Chucking rocks on troubled waters
Swansea tidal lagoon, Issue 1440
ROCK AND A HARD PLACE: How campaigners from CADS see the quarry
WHILE CEO Mark Shorrock awaits a final decision on his plan to hold back the tide at Swansea – and have his Tidal Lagoon Power firm capture its power to generate electricity – trouble is brewing across the water in Cornwall.

An independent review commissioned by the government was largely supportive of the Swansea scheme – despite its needing billions of pounds of taxpayers’ money to generate some of the most expensive electricity ever seen (see Old Sparky, Eye 1437). But Shorrock, whose firm says it places “a reverence for nature at the heart of what we do”, has been making waves of his own with villagers in St Keverne, Cornwall, and various businesses on the Lizard Peninsula. This is in his role as CEO of Shire Oak Quarries, which plans to extract millions of tonnes of rock from the local Dean Quarry with which Shorrock hopes to build his lagoon off the Welsh coast.

The disused quarry sits in both an area of outstanding natural beauty and in a site of special scientific interest. The South West Coast Path runs along its border and the neighbouring coastline is so valued for its reef habitat and harbour porpoises it has been designated a marine conservation zone.

A jetty and breakwater
From this setting, Shire Oak Quarries wants to blast out 1.5m tonnes of rock a year. With neat circularity, Shorrock hopes to sell this rock to himself in his guise as boss of Tidal Lagoon Power. The rock could be shifted night and day via barges, which will require the building of a jetty and a 500-metre breakwater. If he is not allowed to shift it by sea, Shorrock told villagers at a highly charged meeting in 2015, he’ll take it out through St Keverne in lorries – at a rate of 200 per day.

Some at the meeting were disconcerted to note that Shorrock was backed by Adrian Lea, of environmental consultancy Wardell Armstrong. Until 2013, Lea was manager of the natural resources planning team at Cornwall council. And some questioned the methodology of surveys undertaken by Shire Oaks on the impact of a breakwater and jetty. A teenager caused some hilarity when he asked how long the company’s survey had taken. When told it had taken two days, the young man noted that his own GCSE practical had taken three.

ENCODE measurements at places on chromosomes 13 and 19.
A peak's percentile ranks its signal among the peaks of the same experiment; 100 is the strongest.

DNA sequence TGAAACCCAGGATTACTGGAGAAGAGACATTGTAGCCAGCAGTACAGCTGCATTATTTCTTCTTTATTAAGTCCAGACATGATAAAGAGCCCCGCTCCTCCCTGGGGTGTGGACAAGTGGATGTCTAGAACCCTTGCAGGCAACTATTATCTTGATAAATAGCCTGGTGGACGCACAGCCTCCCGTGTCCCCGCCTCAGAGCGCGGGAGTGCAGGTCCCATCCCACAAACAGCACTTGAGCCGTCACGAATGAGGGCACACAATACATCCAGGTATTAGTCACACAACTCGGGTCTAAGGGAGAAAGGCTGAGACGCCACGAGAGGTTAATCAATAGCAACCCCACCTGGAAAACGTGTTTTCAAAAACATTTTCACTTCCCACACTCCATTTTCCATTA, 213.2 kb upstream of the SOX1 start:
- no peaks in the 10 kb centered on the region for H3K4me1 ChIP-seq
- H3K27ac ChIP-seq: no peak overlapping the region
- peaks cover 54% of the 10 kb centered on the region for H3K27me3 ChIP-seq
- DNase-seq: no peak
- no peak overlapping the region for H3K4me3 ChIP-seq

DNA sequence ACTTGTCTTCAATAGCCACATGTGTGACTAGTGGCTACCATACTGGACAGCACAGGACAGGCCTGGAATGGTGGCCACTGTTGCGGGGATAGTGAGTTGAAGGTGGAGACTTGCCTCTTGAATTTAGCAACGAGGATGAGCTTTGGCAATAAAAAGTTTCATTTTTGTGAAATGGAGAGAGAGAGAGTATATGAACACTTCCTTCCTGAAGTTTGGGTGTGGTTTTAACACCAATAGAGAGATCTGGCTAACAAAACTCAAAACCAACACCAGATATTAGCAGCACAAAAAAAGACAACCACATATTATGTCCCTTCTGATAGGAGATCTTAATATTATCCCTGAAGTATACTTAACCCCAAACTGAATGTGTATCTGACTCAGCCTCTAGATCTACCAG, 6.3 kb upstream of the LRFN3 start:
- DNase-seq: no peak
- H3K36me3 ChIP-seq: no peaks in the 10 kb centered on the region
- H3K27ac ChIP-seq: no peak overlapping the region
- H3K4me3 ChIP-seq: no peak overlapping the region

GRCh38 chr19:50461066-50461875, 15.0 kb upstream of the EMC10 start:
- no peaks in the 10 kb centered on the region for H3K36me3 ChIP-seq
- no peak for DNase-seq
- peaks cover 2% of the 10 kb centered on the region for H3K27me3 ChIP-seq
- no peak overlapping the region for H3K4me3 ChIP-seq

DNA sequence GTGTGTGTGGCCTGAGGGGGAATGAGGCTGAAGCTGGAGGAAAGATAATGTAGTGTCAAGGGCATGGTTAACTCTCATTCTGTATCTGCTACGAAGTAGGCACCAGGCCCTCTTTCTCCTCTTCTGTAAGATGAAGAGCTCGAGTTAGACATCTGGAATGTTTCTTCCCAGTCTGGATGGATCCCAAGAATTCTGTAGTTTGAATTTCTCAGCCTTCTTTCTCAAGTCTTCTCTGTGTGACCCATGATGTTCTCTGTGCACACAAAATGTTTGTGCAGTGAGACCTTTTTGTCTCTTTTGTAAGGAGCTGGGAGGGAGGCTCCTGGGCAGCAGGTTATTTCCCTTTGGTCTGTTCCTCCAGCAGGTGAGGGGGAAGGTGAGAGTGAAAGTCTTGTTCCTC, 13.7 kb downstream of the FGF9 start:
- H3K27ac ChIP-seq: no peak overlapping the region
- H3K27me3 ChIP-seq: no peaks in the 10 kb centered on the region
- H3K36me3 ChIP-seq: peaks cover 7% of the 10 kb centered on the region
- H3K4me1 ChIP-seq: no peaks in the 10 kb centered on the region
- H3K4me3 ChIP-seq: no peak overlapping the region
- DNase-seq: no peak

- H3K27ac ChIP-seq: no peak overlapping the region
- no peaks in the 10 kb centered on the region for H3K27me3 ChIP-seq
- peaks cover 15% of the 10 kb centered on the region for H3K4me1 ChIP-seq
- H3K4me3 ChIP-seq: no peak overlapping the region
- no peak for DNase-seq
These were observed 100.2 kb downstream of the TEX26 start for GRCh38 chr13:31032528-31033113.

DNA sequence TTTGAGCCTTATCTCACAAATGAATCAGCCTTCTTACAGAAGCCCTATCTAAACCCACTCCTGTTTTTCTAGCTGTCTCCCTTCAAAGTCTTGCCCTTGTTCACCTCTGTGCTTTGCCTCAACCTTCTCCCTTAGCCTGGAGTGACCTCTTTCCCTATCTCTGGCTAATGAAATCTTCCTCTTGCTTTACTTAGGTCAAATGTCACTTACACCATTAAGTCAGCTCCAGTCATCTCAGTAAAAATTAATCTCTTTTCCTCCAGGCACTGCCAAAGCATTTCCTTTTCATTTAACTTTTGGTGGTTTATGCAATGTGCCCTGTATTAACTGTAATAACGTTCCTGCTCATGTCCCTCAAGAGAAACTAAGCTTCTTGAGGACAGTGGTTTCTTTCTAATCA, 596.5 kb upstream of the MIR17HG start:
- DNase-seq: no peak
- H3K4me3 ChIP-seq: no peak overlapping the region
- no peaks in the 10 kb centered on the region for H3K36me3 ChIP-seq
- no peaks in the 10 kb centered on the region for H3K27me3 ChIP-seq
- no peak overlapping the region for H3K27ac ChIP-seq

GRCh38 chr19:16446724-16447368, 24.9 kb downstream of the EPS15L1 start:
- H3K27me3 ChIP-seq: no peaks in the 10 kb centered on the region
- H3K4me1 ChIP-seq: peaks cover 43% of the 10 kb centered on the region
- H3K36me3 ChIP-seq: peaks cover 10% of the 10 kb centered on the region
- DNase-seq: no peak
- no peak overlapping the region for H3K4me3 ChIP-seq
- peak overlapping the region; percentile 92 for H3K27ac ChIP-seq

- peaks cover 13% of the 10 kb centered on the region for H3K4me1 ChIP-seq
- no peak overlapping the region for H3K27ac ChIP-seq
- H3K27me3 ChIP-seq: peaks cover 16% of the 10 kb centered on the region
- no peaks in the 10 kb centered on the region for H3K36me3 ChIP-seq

Judicial review
Noise and pollution from the quarry will affect homeowners in local hamlets and in St Keverne. Others affected include local fishermen, diving companies and the area’s big earner, tourism. Neighbouring companies will also be adversely impacted – not least the quarry’s immediate neighbour, Roskilly’s farm, which herds Jersey cows and produces organic ice cream. The Cornish Sea Salt Company is another nearby success story which prides itself on the clean local environment.

A campaign group, CADS (Cornwall Against Dean Super-Quarry), took Cornwall council to a second judicial review earlier this year for not taking enforcement action against Shire Oak Quarries when it put up a security fence without permission. The fence enabled the company to perform a test blast and renew its licence. However, the company applied for retrospective planning permission and the judge ruled against the campaigners’ judicial review.

CADS has vowed to continue its battle against the quarry and wants a full environmental impact assessment before the breakwater and jetty are given planning permission. What was that again about “a reverence for nature” at the heart of all that Shorrock does?

More top stories in the latest issue:

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Given his job with asset manager BlackRock, how often will the new editor of the Standard be recusing himself from influencing his paper’s City coverage?

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Why in private, Nato top brass in Brussels are sick to death of Turkey’s antics under President Erdogan.

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Private Eye Issue 1439